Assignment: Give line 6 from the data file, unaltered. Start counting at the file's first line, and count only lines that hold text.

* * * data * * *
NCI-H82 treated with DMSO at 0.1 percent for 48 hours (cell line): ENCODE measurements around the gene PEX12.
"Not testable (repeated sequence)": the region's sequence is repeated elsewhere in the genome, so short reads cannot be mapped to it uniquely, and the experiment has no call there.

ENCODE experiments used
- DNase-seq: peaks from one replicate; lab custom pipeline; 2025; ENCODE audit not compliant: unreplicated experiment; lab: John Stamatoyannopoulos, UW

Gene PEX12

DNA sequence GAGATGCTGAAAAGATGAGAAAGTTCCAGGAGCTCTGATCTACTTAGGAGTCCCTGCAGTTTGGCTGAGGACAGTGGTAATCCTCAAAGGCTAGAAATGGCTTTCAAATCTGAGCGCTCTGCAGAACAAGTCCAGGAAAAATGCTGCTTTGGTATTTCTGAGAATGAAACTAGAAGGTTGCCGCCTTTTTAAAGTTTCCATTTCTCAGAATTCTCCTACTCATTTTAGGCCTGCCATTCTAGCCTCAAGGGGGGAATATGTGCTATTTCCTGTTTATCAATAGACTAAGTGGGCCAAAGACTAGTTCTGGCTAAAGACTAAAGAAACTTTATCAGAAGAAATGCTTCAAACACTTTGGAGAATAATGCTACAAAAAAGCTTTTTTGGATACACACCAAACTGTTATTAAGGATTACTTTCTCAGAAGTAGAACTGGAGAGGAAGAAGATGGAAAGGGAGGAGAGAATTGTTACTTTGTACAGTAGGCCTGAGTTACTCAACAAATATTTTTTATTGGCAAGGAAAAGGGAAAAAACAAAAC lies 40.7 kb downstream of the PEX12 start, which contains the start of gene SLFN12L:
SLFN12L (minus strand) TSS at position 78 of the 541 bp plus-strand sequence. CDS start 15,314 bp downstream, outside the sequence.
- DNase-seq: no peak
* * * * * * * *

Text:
DNA sequence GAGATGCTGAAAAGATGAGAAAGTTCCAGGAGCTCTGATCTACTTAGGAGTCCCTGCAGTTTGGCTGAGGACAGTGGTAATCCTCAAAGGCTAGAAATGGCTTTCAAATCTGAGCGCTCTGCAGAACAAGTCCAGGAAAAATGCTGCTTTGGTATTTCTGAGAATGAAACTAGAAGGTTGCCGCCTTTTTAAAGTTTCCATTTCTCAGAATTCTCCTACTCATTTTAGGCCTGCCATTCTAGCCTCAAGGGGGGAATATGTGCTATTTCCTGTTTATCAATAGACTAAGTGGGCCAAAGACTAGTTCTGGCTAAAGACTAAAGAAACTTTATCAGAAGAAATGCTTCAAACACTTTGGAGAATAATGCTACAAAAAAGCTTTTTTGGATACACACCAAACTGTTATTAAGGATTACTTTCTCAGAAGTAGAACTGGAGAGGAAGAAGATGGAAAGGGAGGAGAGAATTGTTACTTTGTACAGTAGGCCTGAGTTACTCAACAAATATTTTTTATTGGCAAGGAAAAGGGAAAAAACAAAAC lies 40.7 kb downstream of the PEX12 start, which contains the start of gene SLFN12L: